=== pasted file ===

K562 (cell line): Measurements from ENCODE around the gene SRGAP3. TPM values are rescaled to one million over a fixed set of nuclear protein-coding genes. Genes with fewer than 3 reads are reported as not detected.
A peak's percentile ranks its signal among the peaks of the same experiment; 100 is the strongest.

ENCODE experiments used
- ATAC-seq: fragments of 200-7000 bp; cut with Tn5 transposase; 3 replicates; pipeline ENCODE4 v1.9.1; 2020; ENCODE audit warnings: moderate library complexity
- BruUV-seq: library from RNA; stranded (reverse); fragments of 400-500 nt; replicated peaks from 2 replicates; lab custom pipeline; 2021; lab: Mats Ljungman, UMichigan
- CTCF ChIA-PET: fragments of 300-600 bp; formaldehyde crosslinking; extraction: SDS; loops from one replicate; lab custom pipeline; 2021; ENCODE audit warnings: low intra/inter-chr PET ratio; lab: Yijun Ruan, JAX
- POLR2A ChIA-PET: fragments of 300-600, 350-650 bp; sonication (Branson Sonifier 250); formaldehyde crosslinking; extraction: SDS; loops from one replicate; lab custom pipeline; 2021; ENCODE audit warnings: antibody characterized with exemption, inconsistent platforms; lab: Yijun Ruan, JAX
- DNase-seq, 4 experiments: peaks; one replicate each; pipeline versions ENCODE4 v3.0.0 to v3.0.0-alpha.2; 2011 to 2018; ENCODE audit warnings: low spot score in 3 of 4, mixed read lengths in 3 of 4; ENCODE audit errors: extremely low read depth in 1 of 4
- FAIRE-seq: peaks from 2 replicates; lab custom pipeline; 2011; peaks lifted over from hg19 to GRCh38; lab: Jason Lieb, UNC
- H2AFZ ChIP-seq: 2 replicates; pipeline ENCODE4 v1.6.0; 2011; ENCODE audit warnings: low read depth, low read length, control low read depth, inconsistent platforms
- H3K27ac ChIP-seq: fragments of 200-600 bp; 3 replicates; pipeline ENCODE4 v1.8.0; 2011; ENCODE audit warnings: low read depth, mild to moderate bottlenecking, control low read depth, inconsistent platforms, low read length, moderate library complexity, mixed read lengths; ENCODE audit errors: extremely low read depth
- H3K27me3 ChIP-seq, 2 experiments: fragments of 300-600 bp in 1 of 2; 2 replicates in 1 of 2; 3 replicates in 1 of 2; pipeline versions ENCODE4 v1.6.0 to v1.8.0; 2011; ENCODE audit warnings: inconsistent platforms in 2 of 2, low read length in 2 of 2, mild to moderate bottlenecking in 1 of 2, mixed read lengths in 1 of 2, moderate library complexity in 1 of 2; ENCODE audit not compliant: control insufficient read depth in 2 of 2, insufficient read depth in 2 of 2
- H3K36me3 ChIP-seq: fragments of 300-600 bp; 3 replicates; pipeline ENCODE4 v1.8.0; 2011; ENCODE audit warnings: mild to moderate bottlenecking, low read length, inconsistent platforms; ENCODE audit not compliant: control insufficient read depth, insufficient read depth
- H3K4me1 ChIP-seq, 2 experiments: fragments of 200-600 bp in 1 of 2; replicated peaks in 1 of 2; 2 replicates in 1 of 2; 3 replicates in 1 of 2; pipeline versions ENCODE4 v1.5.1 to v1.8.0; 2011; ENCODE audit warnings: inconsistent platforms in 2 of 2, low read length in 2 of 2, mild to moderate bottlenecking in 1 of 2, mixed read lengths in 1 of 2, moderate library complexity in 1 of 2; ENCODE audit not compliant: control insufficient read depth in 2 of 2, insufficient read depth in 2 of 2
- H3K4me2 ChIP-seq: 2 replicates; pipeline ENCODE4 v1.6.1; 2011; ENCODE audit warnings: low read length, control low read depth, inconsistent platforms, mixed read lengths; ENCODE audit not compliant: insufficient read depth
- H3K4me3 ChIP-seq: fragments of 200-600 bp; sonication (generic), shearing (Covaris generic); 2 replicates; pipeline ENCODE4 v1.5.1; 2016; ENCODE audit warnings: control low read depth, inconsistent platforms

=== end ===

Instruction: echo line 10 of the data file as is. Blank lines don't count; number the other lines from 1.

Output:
- H2AFZ ChIP-seq: 2 replicates; pipeline ENCODE4 v1.6.0; 2011; ENCODE audit warnings: low read depth, low read length, control low read depth, inconsistent platforms